Have Got is used frequently in English to emphasise possession. Followed by the preposition to, it also can communicate a necessity.
“But, it’s just like Have” you cry!
Yes, that’s true…
“Then why use Have Got when Have works perfectly well enough – and is simpler too?”
Well, like with the verb get, many Francophone English-learners use exclusively the verb Have, as they would in French. Whilst they are not wrong, they could sound more English if they used Have Got more often.
You really need convincing, don’t you?! Well, for one thing, Have Got sounds more authentic, especially the abbreviated form “I’ve got” and is used in spoken English a lot more – especially in the UK.
Anglophones, for instance, would be more likely to say “I’ve got a headache” than “I have a headache”.
Have Got also communicates a stronger sense of possession or belonging than Have alone. It sounds more concrete, more real.
I must use Have Got To
French people also tend to be taught the modal verb Must to express an obligation – and they practice it as much they can! Whilst Must is of course correct, it is not always the most appropriate. In reality it is most often used for formal commands e.g., “All participants must write in black ink”.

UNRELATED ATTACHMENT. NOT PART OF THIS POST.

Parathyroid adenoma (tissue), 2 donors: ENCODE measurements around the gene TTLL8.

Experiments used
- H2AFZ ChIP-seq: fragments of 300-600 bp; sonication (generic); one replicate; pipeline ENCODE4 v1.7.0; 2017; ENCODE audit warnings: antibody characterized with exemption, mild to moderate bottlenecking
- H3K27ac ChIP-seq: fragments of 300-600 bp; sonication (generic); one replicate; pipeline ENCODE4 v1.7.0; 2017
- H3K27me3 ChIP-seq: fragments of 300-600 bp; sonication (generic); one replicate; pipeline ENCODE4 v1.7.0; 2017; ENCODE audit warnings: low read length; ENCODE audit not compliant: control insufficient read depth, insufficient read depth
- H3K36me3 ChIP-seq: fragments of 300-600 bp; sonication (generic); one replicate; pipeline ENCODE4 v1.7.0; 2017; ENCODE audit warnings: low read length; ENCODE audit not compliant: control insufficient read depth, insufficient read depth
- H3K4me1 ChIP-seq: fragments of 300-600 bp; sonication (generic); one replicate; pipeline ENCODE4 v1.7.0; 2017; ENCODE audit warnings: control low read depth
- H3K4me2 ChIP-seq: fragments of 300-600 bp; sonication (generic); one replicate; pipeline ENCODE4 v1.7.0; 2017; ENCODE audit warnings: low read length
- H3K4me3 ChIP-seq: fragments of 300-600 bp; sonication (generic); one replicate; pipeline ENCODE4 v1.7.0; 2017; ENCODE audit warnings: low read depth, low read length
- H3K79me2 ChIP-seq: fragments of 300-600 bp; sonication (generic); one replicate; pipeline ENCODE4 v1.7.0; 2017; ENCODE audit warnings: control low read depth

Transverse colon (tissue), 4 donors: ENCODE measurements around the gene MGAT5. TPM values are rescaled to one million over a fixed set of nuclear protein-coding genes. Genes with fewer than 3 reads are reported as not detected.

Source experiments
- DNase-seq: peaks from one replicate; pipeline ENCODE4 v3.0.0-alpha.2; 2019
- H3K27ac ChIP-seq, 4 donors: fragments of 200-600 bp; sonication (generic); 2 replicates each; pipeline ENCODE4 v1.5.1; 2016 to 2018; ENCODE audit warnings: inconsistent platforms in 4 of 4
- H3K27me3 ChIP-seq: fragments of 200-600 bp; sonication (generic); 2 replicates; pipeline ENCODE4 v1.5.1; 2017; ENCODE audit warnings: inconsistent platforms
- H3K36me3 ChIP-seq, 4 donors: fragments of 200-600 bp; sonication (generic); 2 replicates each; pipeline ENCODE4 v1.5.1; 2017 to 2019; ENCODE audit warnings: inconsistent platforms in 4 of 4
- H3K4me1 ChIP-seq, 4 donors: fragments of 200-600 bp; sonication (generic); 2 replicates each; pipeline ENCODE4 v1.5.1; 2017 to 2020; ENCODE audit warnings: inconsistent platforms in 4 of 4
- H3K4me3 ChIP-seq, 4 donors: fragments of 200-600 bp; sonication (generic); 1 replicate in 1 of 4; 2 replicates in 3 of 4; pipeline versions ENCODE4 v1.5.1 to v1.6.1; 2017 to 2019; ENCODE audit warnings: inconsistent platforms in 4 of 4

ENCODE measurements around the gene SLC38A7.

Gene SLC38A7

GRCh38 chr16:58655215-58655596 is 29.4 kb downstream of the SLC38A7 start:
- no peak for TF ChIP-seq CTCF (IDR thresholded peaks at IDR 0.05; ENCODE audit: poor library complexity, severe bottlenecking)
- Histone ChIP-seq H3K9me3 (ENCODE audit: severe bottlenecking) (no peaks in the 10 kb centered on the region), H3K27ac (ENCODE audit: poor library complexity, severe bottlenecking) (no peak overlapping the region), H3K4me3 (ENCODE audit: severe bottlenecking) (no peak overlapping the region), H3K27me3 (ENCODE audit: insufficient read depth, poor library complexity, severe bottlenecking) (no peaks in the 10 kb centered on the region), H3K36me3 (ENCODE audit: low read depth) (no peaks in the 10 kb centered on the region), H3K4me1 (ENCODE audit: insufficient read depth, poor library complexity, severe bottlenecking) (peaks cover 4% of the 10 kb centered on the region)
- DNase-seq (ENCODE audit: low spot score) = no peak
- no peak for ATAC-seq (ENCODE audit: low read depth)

Many learners are aware that they can use Have to instead of Must, even if they don’t often use it (it’s easier just to use Must after all!). Very few, however, use Have Got To which is probably the most frequently used, at least in informal contexts.
An anglophone would more likely say “I’ve got to go now” than “I must go now”. Must sounds too severe in most situations and gives the impression that you are following orders or even that you might suffer if you don’t!
You can, of course, easily get by quite comfortably without ever having to use Have Got or Have Got To, but if you make the effort to use them more often, you’ll sound just that little bit more authentic.